This section is from the book "The Gardener V1", by William Thomson. Also available from Amazon: The New Organic Grower: A Master's Manual of Tools and Techniques for the Home and Market Gardener.
This is a most valuable free-flowering plant, producing its beautiful white flowers in great profusion the whole year through. It is a most useful plant for florists, etc, who have a demand for white flowers for making wreaths, etc, although some dislike the shape of the flower, and find fault with the yellow centre for such a purpose; but this can be partly remedied by carefully replacing the petals with the finger and thumb, or giving them a gentle blow with the mouth, and then cutting out the yellow centre with a pair of sharp scissors. This alters the look of the flower entirely.
To have it in flower the whole year through, it is better to have two sets of plants; and June is a good time to strike a few cuttings to be grown on for winter blooming. Take the growing points and dress them in the usual way, and insert them in the propagating-pit or in pots, and plunge them in a gentle hotbed, watering them with tepid water, and shading them from bright sun until they are rooted, when they should be potted off singly into 3 and 4 inch pots in light loamy soil, with a little thoroughly-decayed cow-dung, sand, and charcoal-dust, well mixed together. When potting, give them a firm hold of the soil, and water them gently with tepid water; after which plunge them in a warm pit, and keep close and shaded for a few days till they take a hold of the new soil. When they have filled these pots with roots, shift them into 5 or 6 inch ones, using the same compost in a rougher state, after which they will grow away vigorously, and require to be pinched and have the growths nicely regulated, and occasionally syringed overhead on fine days after noon, to keep up a moist growing atmosphere.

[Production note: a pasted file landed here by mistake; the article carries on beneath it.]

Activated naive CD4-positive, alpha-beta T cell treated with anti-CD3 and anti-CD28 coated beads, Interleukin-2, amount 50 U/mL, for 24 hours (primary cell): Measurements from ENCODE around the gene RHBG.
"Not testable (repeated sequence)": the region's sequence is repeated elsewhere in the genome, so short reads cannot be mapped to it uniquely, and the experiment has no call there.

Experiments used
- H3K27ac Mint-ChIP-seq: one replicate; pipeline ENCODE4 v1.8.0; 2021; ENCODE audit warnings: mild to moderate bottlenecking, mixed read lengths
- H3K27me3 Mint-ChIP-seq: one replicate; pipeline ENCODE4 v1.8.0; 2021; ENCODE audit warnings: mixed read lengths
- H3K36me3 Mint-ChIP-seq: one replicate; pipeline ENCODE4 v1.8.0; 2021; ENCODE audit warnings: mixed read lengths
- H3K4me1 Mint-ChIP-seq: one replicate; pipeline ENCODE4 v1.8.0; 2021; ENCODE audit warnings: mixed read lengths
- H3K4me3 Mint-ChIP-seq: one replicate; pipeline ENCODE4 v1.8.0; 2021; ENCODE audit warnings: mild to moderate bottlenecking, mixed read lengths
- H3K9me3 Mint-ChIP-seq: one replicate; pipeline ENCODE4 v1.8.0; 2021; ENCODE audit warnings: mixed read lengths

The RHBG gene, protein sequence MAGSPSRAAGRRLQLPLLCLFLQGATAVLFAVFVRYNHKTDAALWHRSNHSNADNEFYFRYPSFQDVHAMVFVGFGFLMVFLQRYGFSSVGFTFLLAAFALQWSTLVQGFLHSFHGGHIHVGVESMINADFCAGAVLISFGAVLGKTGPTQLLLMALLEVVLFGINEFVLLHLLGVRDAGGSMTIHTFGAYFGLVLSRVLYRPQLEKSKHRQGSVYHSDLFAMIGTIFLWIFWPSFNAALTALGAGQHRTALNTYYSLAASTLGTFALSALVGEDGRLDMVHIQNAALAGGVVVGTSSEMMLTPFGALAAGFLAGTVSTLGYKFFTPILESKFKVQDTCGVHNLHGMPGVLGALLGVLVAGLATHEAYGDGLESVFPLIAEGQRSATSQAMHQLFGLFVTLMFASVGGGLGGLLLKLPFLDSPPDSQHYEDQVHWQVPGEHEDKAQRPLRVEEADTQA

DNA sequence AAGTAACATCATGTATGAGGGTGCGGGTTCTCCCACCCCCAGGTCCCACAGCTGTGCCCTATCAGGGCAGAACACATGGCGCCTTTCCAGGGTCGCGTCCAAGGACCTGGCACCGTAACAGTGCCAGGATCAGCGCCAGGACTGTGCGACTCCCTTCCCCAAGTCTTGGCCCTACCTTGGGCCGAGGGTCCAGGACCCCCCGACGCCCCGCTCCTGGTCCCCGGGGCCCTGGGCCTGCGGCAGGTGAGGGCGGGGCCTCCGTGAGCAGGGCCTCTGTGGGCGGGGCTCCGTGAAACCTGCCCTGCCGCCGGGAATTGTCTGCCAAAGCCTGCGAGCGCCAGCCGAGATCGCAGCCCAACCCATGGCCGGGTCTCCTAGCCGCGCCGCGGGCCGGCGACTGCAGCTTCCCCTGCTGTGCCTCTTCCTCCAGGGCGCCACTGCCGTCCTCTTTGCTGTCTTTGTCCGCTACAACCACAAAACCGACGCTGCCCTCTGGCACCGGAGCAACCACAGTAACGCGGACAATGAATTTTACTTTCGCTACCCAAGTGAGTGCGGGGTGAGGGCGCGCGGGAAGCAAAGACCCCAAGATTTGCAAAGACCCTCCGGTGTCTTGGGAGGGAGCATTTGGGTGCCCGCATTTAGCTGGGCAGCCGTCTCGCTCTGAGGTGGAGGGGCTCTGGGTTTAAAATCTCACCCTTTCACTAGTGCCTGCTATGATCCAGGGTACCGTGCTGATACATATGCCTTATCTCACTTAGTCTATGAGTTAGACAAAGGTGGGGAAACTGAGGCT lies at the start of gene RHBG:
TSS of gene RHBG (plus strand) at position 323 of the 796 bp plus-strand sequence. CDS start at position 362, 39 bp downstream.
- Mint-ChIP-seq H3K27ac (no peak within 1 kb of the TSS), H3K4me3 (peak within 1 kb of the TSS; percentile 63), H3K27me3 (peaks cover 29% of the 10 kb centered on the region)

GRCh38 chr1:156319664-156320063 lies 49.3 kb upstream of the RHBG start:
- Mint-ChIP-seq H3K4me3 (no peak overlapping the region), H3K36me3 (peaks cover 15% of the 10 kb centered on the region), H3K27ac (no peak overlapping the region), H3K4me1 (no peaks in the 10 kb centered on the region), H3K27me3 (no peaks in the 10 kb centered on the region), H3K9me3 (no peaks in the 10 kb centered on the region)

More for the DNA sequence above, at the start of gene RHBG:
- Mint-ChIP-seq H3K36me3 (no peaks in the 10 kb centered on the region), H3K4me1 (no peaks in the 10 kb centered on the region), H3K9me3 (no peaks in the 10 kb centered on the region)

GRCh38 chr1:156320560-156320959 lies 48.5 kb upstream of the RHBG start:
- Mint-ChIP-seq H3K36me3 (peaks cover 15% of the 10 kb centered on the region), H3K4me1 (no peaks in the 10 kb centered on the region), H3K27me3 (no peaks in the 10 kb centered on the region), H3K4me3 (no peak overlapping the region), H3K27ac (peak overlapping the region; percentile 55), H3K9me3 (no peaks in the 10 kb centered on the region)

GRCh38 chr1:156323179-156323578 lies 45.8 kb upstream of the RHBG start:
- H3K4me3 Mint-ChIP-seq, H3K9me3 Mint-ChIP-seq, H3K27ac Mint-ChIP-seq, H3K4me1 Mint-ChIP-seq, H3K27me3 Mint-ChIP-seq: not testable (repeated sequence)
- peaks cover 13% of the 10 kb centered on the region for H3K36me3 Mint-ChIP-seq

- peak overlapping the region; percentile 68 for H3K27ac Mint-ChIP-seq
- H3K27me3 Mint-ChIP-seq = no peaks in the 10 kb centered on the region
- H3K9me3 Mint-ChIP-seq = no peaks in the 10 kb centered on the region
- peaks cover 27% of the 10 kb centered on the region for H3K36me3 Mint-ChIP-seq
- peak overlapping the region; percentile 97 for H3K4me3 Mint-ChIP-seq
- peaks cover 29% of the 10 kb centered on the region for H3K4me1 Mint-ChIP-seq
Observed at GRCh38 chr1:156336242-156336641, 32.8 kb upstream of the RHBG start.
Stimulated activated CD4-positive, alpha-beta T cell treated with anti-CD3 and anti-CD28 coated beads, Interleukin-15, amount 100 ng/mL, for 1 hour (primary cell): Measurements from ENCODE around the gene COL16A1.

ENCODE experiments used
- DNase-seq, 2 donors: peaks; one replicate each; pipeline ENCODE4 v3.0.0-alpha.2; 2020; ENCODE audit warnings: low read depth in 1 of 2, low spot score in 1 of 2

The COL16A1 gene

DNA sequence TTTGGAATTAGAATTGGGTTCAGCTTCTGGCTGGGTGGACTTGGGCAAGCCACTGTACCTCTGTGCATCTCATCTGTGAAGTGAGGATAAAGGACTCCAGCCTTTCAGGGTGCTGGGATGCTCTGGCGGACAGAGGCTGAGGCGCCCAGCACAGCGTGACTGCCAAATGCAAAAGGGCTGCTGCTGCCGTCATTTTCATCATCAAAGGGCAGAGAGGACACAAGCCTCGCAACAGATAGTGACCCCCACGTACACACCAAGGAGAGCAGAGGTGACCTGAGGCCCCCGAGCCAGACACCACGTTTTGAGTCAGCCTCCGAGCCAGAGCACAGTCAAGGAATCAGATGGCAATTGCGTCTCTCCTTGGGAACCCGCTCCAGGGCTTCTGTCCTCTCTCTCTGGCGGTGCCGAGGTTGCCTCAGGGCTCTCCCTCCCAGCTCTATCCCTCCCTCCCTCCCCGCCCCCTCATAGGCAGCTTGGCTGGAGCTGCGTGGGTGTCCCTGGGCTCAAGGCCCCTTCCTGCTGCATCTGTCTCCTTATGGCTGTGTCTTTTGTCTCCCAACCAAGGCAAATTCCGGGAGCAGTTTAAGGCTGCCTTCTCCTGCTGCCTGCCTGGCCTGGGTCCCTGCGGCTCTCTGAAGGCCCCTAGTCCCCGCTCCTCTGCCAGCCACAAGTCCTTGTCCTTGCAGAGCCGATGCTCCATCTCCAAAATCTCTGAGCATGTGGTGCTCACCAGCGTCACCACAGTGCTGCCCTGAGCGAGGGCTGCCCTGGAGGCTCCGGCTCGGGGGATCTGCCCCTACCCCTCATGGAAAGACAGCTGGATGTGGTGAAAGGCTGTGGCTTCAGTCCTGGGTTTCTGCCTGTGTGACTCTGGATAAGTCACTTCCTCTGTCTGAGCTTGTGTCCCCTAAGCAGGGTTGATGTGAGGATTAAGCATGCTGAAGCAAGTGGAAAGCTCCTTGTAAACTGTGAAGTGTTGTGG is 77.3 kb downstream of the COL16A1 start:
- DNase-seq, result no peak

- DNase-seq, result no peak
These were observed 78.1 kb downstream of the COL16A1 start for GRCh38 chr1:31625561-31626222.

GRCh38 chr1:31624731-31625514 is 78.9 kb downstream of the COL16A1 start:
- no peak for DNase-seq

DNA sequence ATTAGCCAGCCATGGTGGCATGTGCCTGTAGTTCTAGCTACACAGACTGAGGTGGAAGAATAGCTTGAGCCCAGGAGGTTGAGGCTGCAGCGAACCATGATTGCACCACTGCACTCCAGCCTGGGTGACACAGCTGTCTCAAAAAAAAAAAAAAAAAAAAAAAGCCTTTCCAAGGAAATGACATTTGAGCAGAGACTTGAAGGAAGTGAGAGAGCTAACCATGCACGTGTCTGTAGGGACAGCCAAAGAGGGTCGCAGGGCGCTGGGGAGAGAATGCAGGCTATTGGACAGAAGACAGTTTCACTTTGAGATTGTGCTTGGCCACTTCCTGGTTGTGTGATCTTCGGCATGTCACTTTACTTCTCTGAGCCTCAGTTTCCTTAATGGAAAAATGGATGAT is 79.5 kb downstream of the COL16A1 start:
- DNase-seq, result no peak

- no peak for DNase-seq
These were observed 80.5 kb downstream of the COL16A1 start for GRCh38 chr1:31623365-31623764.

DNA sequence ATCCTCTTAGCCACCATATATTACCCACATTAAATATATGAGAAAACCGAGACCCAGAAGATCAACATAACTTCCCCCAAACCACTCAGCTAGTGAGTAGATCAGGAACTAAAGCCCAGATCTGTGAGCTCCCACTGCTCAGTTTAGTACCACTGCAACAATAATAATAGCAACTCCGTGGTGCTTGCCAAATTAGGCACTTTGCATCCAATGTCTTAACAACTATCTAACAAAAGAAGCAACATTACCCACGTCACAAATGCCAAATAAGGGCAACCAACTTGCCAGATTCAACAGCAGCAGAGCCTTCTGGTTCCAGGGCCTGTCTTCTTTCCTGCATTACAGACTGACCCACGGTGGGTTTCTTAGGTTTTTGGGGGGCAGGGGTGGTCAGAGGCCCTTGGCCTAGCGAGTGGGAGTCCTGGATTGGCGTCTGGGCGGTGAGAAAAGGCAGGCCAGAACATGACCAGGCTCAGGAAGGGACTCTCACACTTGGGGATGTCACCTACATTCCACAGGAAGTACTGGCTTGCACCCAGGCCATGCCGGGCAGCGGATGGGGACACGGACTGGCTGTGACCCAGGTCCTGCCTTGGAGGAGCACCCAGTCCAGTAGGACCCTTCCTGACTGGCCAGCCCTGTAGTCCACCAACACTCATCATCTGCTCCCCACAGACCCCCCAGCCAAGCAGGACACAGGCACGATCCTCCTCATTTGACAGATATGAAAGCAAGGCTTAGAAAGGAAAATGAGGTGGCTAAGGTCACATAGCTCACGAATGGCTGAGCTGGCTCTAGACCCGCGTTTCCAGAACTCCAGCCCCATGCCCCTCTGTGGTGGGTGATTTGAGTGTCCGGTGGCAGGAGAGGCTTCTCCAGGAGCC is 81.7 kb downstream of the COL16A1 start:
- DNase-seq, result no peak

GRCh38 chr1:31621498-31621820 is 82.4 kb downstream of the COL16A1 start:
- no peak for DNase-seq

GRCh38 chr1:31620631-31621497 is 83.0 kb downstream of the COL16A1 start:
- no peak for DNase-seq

The next shift will be into 8 or 9 inch pots, which is quite large enough to flower them in during the winter; and they produce their flowers in great abundance when a little pot-bound, and gently stimulated with manure-water. The points must not be pinched too late in the autumn. They will throw out abundance of flowers at the axils of the leaves if grown in a light airy position, and have a temperature ranging from 50° to 55°. They will luxuriate in a Melon-house along with Primulas, and should be treated much the same, or in a warm greenhouse near the glass.
We have it thriving admirably planted out on the back wall of a vinery, where it is not too much shaded, and the quantity of flowers it produces in such a position is something marvellous.
The plants must be liberally supplied with liquid manure when making their growth, and occasionally throughout the winter months. It also "tells " well as an exhibition flowering-plant when grown on to a large size, the white flower in great profusion on a large well-trained specimen being almost unique. Some of the best-shaped plants which have flowered during the winter should be selected for this purpose, and partially shaken out, repotted, and cut back, and placed in a gentle heat, and grown on to any size which may suit the cultivator's taste and convenience. Dundonian.